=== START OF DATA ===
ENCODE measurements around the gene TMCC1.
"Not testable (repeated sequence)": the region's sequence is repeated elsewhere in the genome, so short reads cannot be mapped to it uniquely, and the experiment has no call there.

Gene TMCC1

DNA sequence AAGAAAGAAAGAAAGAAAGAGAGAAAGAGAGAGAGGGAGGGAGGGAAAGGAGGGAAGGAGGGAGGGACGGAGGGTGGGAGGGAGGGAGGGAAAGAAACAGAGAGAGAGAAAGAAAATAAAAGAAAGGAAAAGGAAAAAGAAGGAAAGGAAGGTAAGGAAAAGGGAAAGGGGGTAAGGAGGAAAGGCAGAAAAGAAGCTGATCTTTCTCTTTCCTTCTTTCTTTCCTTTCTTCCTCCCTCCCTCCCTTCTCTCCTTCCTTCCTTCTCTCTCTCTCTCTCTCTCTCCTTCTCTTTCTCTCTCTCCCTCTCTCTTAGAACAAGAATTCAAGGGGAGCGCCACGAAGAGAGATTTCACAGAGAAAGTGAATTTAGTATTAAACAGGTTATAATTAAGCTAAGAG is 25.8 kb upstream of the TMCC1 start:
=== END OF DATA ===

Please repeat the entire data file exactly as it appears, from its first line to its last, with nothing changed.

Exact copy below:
ENCODE measurements around the gene TMCC1.
"Not testable (repeated sequence)": the region's sequence is repeated elsewhere in the genome, so short reads cannot be mapped to it uniquely, and the experiment has no call there.

Gene TMCC1

DNA sequence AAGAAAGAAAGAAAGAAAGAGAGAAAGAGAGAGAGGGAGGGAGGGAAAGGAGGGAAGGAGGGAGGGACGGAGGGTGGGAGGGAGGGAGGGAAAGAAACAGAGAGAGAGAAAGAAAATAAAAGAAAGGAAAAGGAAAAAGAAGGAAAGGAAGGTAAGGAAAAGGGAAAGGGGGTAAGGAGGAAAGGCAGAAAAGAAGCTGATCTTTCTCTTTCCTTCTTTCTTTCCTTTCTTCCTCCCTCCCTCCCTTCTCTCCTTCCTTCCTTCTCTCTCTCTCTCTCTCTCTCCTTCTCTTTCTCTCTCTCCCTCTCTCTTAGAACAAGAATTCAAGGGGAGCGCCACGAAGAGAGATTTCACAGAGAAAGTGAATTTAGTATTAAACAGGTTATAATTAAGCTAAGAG is 25.8 kb upstream of the TMCC1 start: